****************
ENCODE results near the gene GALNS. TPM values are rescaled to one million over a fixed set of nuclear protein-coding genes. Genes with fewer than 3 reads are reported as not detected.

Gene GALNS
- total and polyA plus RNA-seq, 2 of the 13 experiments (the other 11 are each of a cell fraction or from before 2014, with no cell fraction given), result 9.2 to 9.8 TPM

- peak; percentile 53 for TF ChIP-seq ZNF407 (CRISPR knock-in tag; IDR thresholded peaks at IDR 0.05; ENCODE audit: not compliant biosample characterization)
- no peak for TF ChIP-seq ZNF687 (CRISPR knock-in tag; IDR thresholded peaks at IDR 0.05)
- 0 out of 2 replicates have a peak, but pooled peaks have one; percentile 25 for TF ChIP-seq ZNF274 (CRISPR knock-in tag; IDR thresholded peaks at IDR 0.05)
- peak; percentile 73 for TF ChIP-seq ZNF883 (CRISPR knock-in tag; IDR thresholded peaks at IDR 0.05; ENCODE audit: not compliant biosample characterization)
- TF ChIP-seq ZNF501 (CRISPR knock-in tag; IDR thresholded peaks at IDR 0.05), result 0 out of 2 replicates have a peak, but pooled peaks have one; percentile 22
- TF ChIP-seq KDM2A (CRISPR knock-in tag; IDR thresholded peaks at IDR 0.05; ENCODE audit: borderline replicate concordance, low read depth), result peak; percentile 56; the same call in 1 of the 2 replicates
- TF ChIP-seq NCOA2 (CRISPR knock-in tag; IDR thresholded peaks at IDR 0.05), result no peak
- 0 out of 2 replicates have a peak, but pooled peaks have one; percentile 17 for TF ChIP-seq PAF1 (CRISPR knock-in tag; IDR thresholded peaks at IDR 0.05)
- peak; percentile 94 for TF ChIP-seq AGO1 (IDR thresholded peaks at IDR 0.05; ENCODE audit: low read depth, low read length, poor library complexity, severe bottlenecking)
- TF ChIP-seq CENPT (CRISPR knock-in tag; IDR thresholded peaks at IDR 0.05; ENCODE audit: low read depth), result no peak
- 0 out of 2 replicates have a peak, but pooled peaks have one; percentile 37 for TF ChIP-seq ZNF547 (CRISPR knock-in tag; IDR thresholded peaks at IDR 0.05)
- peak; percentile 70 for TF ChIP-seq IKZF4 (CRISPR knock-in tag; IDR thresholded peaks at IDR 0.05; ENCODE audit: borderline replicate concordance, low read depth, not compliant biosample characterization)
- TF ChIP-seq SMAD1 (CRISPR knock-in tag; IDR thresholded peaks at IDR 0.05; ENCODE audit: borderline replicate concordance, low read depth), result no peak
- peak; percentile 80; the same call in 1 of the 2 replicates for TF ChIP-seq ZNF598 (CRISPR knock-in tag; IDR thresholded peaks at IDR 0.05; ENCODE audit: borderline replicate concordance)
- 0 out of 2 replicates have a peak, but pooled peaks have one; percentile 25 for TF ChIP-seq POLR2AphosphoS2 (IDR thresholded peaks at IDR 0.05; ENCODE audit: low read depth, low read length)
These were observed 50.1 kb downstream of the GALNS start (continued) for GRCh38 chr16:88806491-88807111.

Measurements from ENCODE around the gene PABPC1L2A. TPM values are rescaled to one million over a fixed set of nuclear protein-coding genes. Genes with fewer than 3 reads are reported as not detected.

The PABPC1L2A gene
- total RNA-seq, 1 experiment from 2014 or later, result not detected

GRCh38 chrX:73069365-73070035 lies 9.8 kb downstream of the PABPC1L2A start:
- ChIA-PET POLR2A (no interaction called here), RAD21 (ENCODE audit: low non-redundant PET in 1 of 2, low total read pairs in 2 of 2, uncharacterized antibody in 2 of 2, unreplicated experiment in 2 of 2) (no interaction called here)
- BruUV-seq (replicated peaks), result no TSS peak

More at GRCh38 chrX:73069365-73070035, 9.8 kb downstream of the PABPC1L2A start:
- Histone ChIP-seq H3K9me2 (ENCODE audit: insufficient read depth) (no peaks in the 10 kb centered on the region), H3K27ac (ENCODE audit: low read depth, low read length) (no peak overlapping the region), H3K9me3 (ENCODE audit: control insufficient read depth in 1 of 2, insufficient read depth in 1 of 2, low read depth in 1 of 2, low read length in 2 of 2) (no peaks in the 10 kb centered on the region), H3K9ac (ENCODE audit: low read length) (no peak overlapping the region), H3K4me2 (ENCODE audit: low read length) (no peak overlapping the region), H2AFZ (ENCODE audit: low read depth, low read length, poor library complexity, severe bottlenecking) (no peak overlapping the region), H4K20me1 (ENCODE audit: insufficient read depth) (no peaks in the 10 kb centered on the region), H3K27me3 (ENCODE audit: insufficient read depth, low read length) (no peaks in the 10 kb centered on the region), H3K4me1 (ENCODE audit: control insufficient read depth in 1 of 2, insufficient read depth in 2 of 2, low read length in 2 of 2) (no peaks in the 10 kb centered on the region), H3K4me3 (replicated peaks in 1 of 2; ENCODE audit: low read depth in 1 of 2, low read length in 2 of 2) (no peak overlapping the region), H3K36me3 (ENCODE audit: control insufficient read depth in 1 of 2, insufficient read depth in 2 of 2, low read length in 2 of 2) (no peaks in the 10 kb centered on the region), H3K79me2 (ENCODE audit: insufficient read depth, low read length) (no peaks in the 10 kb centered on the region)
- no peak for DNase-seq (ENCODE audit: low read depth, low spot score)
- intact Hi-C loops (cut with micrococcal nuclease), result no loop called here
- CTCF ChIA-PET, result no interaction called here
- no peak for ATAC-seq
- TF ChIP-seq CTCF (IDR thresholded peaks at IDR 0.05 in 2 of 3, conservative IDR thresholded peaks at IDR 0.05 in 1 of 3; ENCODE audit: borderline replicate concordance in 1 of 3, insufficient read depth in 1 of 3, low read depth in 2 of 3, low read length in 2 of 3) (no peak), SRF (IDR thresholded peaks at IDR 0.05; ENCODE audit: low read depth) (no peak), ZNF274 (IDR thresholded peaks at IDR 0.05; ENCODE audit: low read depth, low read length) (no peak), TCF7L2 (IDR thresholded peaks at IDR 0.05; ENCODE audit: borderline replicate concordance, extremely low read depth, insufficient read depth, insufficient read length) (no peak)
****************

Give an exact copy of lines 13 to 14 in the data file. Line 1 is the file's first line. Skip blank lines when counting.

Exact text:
- TF ChIP-seq CENPT (CRISPR knock-in tag; IDR thresholded peaks at IDR 0.05; ENCODE audit: low read depth), result no peak
- 0 out of 2 replicates have a peak, but pooled peaks have one; percentile 37 for TF ChIP-seq ZNF547 (CRISPR knock-in tag; IDR thresholded peaks at IDR 0.05)